African Diasporic Short Fiction Criticism: Major Caribbean Authors Of The African Diaspora - Essay

Sarah Lawson Welsh (essay date 1999)

(Short Story Criticism)

SOURCE: Welsh, Sarah Lawson. “Pauline Melville's Shape-Shifting Fictions.” In Caribbean Women Writers, edited by Mary Condè and Thorunn Lonsdale, pp. 144-71. New York: St. Martin's Press, Inc., 1999.

[In the following essay, Welsh cogitates Pauline Melville's particular status as a Guyanese of mixed-race ancestry through a theoretically informed examination of her collection of stories, Shape-shifter.]

Cross-cultural texts of such societies as Guyana … continually inscribe difference and transformation on landscape and on human form, literally … in the features and voices of man, woman and child.1

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(The entire section is 10266 words.)

Marie-José N'Zengou-Tayo (essay date 2000)

(Short Story Criticism)

SOURCE: N'Zengou-Tayo, Marie-José. “Rewriting Folklore: Traditional Beliefs and Popular Culture in Edwidge Danticat's Breath, Eyes, Memory and Krik? Krak!MaComère 3 (2000): 123-40.

[In the following essay, N'Zengou-Tayo investigates how Edwidge Danticat utilizes traditional Haitian stories and beliefs in her work.]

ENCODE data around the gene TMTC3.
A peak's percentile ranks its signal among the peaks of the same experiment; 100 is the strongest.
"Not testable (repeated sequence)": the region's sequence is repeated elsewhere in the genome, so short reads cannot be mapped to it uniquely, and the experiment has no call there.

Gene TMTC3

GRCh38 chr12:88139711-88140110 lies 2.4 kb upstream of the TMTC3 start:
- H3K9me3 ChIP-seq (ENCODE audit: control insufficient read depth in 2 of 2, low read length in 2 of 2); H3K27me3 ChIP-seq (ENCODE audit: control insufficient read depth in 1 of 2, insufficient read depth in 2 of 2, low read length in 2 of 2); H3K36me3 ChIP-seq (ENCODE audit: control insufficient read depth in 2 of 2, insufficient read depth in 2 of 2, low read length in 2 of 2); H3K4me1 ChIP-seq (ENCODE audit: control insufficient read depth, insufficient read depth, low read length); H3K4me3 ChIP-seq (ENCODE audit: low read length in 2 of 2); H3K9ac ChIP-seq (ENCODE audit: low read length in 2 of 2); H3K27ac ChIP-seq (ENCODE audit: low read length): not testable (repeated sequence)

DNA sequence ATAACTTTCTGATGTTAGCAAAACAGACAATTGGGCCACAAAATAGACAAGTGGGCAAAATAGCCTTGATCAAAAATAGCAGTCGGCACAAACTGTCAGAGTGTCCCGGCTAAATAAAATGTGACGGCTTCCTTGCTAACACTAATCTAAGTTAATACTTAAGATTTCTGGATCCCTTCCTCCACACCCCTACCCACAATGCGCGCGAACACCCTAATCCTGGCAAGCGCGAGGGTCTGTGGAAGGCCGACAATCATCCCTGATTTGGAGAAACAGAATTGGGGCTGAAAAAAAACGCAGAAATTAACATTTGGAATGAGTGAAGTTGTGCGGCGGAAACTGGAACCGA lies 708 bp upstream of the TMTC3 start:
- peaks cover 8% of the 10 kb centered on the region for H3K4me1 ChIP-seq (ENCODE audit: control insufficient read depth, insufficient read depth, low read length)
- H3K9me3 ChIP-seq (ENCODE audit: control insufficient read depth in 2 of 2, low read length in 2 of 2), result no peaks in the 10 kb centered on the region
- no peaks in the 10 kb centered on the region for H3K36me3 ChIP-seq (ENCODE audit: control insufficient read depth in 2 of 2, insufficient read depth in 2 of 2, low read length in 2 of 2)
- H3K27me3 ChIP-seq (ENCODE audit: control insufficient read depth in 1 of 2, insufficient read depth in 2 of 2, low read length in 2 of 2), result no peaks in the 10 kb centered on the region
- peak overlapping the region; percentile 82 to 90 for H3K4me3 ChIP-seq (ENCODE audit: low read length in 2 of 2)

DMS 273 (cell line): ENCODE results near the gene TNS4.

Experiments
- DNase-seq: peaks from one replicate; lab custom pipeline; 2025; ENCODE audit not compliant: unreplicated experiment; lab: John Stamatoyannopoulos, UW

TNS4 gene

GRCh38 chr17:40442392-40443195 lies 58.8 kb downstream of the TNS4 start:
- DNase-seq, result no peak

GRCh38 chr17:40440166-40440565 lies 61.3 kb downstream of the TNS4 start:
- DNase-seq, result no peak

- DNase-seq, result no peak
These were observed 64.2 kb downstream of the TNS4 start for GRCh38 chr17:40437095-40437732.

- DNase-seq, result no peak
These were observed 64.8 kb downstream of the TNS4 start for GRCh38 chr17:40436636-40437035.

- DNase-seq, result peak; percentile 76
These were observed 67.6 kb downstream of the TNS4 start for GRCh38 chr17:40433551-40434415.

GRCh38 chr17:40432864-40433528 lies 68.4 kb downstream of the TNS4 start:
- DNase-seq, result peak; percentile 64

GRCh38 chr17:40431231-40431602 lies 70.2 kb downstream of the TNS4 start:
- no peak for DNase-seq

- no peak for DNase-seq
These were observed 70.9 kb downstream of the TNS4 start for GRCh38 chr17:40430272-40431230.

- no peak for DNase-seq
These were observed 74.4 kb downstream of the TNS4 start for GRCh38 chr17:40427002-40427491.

In the last pages of Breath, Eyes, Memory, Edwidge Danticat, through Sophie Caco, gives us a hint about the part played by Haitian popular culture in her creative imagination: “Listening to the song, I realized that it was neither my mother nor Tante Atie who had given all the mother-and-daughter motifs to all the stories they...

(The entire section is 9240 words.)

Thelma B. Thompson-Deloatch (essay date 2000)

(Short Story Criticism)

SOURCE: Thompson-Deloatch, Thelma B. “Conflicting Concepts of Time and Space: Narrative Technique in Selected Short Fiction of Olive Senior.” MaComère 3 (2000): 141-52.

[In the following essay, Thompson-Deloatch regards Olive Senior's Summer Lightning as a combination of Eurocentric and African styles and thematic concerns, focusing on her treatment of time and space in the short stories in the collection.]

“I have lost my place, or my place has deserted me.”1

Summer Lightning, a collection of ten short stories by Jamaican fiction-writer Olive Senior, presents itself polysemously as a...

(The entire section is 5517 words.)

Jana Evans Braziel (essay date autumn 2001)

(Short Story Criticism)

SOURCE: Braziel, Jana Evans. “Jamaica Kincaid's ‘In the Night’: Jablesse, Obeah, and Diasporic Alterrains in At the Bottom of the River.” Journal X 6, no. 1 (autumn 2001): 79-104.

[In the following essay, Braziel asserts that Jamaica Kincaid's utilization of Obeah, a Caribbean diasporic religion, in “In the Night” “is linked to contemporary Caribbean diasporas and the traversal of spaces, times, and cultures that such migration enacts.”]

Jamaica Kincaid's first book, published in 1983, was a collection of short stories entitled At the Bottom of the River. Composed of ten interlocking short stories, seven first published in the New...

(The entire section is 12711 words.)